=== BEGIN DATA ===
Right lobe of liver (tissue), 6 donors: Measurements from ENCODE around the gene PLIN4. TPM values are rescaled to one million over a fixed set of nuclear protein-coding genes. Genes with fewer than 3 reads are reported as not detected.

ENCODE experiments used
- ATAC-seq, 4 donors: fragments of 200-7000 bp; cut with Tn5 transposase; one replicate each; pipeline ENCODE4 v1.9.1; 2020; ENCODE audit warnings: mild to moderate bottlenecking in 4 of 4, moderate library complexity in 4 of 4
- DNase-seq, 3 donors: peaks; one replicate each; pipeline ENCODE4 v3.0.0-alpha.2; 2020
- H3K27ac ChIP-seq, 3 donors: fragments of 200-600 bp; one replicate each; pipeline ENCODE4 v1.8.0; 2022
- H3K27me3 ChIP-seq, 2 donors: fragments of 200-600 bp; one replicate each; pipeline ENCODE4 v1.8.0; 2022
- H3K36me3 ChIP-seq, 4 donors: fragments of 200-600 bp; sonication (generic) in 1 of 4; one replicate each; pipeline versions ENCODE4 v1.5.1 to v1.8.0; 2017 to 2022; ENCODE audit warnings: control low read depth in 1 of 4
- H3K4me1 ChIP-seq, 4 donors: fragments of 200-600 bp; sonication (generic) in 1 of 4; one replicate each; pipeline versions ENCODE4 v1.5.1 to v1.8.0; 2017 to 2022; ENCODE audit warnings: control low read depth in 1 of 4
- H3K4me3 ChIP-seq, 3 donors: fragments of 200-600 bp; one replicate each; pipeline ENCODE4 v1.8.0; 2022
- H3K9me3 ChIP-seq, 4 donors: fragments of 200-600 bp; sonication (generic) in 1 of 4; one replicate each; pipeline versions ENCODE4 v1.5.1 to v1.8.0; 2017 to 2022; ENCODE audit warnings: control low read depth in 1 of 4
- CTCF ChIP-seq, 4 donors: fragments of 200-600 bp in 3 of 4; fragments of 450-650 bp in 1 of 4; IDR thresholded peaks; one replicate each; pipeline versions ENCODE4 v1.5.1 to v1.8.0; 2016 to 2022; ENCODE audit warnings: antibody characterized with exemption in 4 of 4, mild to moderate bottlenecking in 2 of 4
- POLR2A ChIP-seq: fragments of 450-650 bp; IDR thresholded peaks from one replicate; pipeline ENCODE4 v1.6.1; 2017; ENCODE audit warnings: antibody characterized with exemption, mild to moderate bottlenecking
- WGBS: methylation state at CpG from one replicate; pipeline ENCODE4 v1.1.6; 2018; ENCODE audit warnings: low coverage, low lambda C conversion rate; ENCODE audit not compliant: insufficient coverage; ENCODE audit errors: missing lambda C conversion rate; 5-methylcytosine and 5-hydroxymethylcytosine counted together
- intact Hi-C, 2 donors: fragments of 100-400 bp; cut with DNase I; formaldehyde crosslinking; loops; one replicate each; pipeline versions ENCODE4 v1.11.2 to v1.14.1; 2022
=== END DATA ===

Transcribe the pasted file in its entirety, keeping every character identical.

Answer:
Right lobe of liver (tissue), 6 donors: Measurements from ENCODE around the gene PLIN4. TPM values are rescaled to one million over a fixed set of nuclear protein-coding genes. Genes with fewer than 3 reads are reported as not detected.

ENCODE experiments used
- ATAC-seq, 4 donors: fragments of 200-7000 bp; cut with Tn5 transposase; one replicate each; pipeline ENCODE4 v1.9.1; 2020; ENCODE audit warnings: mild to moderate bottlenecking in 4 of 4, moderate library complexity in 4 of 4
- DNase-seq, 3 donors: peaks; one replicate each; pipeline ENCODE4 v3.0.0-alpha.2; 2020
- H3K27ac ChIP-seq, 3 donors: fragments of 200-600 bp; one replicate each; pipeline ENCODE4 v1.8.0; 2022
- H3K27me3 ChIP-seq, 2 donors: fragments of 200-600 bp; one replicate each; pipeline ENCODE4 v1.8.0; 2022
- H3K36me3 ChIP-seq, 4 donors: fragments of 200-600 bp; sonication (generic) in 1 of 4; one replicate each; pipeline versions ENCODE4 v1.5.1 to v1.8.0; 2017 to 2022; ENCODE audit warnings: control low read depth in 1 of 4
- H3K4me1 ChIP-seq, 4 donors: fragments of 200-600 bp; sonication (generic) in 1 of 4; one replicate each; pipeline versions ENCODE4 v1.5.1 to v1.8.0; 2017 to 2022; ENCODE audit warnings: control low read depth in 1 of 4
- H3K4me3 ChIP-seq, 3 donors: fragments of 200-600 bp; one replicate each; pipeline ENCODE4 v1.8.0; 2022
- H3K9me3 ChIP-seq, 4 donors: fragments of 200-600 bp; sonication (generic) in 1 of 4; one replicate each; pipeline versions ENCODE4 v1.5.1 to v1.8.0; 2017 to 2022; ENCODE audit warnings: control low read depth in 1 of 4
- CTCF ChIP-seq, 4 donors: fragments of 200-600 bp in 3 of 4; fragments of 450-650 bp in 1 of 4; IDR thresholded peaks; one replicate each; pipeline versions ENCODE4 v1.5.1 to v1.8.0; 2016 to 2022; ENCODE audit warnings: antibody characterized with exemption in 4 of 4, mild to moderate bottlenecking in 2 of 4
- POLR2A ChIP-seq: fragments of 450-650 bp; IDR thresholded peaks from one replicate; pipeline ENCODE4 v1.6.1; 2017; ENCODE audit warnings: antibody characterized with exemption, mild to moderate bottlenecking
- WGBS: methylation state at CpG from one replicate; pipeline ENCODE4 v1.1.6; 2018; ENCODE audit warnings: low coverage, low lambda C conversion rate; ENCODE audit not compliant: insufficient coverage; ENCODE audit errors: missing lambda C conversion rate; 5-methylcytosine and 5-hydroxymethylcytosine counted together
- intact Hi-C, 2 donors: fragments of 100-400 bp; cut with DNase I; formaldehyde crosslinking; loops; one replicate each; pipeline versions ENCODE4 v1.11.2 to v1.14.1; 2022